U.S. medical schools increase 2008 enrollment to meet physician demand
U.S. medical schools continue to expand their enrollment to meet the increasing demand for physicians, according to data released Tuesday by the Association of American Medical Colleges (AAMC).

First-year enrollment at U.S. medical schools this year increased nearly 2 percent from 2007, to more than 18,000 students—the highest enrollment in history.

In a boon to the medical education efforts to increase diversity in medicine, the number of Latino first-year enrollees rose by more than 10 percent this year; Latinos represent 7.9 percent of the 2008-09 entering medical school class. The number of Native American first-year enrollees increased by more than 5 percent, and the number of African American first-year students remained nearly the same as in 2007. Overall, the percentage of women first-year enrollees held steady again this year at about 48 percent.

After a five-year increase in applicants to medical schools, the number of applicants leveled off this year at more than 42,200. While the overall applicant pool is one of the largest in more than a decade, the number of first-time applicants decreased by 3 percent. On average, there were more than two applicants for every available opening at a medical school.

According to AAMC, many medical schools are beginning to take a holistic approach to reviewing applicants, evaluating them on the basis of their academic and personal achievements and within the context of the opportunities and challenges each has encountered. There was an increase in the number of applicants who had community service experience and medical research experience on their premedical resumes.

The applicants to medical school this year were among the most academically qualified in history, according to AAMC; data show an increase in the average undergraduate grade point average (to 3.5) and average MCAT (Medical College Admission Test) scores (to 28.1).

Private FFS Medicare plan overpayments to total $2.5B in 2008

Private fee-for-service (PFFS) Medicare Advantage plans will be paid an average 16.6 percent more in 2008 compared to what the same enrollees would have cost in the traditional Medicare FFS program, according to a report from the Commonwealth Fund.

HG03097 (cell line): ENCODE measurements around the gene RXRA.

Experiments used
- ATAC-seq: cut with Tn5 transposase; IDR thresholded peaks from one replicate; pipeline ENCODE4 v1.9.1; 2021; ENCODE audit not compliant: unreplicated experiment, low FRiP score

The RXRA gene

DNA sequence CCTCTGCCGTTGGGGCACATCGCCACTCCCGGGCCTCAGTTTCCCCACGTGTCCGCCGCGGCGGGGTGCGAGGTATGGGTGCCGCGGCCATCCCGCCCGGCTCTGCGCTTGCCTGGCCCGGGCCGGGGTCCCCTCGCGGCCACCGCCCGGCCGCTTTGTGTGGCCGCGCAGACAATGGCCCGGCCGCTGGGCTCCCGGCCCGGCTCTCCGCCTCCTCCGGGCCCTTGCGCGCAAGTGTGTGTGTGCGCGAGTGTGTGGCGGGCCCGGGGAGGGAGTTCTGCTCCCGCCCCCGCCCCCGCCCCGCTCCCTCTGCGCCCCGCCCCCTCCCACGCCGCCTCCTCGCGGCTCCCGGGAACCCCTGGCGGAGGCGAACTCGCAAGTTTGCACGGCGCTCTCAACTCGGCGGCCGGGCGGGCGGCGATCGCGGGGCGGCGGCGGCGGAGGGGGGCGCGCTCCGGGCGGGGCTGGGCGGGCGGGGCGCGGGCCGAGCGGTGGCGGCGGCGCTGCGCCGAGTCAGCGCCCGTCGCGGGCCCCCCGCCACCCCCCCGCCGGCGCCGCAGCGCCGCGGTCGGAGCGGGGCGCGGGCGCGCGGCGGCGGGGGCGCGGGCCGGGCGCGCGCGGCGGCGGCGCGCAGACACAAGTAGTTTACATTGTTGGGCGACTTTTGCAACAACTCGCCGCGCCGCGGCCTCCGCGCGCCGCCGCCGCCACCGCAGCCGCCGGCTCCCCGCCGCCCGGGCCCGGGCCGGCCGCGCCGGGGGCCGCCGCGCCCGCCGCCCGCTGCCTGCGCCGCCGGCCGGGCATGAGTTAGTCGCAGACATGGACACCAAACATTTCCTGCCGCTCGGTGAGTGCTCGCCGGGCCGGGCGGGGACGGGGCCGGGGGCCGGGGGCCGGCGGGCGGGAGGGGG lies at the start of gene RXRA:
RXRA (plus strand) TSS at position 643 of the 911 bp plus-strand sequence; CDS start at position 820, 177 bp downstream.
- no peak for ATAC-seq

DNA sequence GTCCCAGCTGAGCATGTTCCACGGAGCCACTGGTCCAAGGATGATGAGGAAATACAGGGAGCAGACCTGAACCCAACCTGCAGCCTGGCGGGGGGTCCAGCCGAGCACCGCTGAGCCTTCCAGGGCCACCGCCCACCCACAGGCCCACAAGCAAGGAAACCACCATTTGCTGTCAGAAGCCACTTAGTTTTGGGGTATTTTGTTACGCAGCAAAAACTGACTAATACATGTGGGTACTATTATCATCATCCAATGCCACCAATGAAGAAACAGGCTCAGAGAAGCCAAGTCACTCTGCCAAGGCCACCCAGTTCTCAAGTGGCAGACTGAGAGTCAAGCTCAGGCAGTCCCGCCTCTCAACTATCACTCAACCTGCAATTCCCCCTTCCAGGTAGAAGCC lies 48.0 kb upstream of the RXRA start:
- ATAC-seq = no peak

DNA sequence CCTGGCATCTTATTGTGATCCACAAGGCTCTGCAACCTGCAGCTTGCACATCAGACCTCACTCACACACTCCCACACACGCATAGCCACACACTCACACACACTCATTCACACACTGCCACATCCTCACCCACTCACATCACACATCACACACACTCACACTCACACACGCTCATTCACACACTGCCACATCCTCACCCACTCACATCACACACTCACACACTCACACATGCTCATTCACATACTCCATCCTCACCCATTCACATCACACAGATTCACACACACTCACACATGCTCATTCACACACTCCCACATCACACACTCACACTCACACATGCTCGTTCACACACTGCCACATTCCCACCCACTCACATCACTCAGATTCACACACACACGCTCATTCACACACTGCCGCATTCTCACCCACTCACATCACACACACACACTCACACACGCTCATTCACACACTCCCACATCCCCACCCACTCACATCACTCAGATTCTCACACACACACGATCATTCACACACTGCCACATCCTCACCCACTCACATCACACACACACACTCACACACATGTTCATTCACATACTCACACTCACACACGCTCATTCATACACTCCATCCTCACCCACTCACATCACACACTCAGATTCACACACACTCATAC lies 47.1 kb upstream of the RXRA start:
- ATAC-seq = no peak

Although Congress made revisions to policies that affect how PFFS plans operate in 2011 and thereafter, the legislation is expected to slow enrollment in PFFS plans but not stop the overpayment for each enrollee, the report said.

"The legislation passed this year does not adequately address the overpayment problem in private fee-for-service Medicare Advantage plans," said Commonwealth Fund President Karen Davis. "While new requirements will eliminate some of the higher payments to plans and strengthen reporting requirements, we need to determine whether these plans are the best use of limited Medicare dollars."

The study follows an August report which found that private Medicare Advantage (MA) plans were paid 12.4 percent more per enrollee in 2008, compared to what the same enrollee would have cost in the traditional Medicare FFS program, with total extra payments of $8.5 billion in 2008.

In the new report, Brian Biles, professor of health policy at George Washington University in Washington, D.C., and colleagues estimated that extra payments to PFFS plans will amount to $1,248 per beneficiary over traditional Medicare costs for each of about two million Medicare beneficiaries enrolled in PFFS plans, for a total of more than $2.5 billion in 2008.

Since PFFS plans tend to locate in areas where MA payments are high relative to costs in traditional Medicare, extra payments to PFFS plans average five percent more than for other MA plans—equivalent to $310 more per enrollee.

The bulk of the extra payments have resulted from rapid growth in PFFS enrollment—from 220,000 enrollees in December 2005 to nearly two million in February this year. Also, the number of payors offering Medicare PFFS plans grew from four firms in 2004 to 70 in 2008.

Created by the Balanced Budget Act of 1997, PFFS plans currently receive preferential treatment over other MA plans. For example, unlike other MA plans, PFFS plans are not required to have a contract or other network arrangement with physicians, hospitals and other providers. Instead, PFFS plans are allowed to pay providers with which they have no contracts at Medicare FFS rates, called “deeming authority.”

Additionally, PFFS plans are currently exempt from quality reporting and disclosure requirements and they are not subject to bid review or negotiation with Medicare.

The new legislation will eliminate deeming authority and require PFFS plans in certain areas to offer provider networks in 2011. PFFS plans will also have the same reporting requirements as other MA plans, the report said.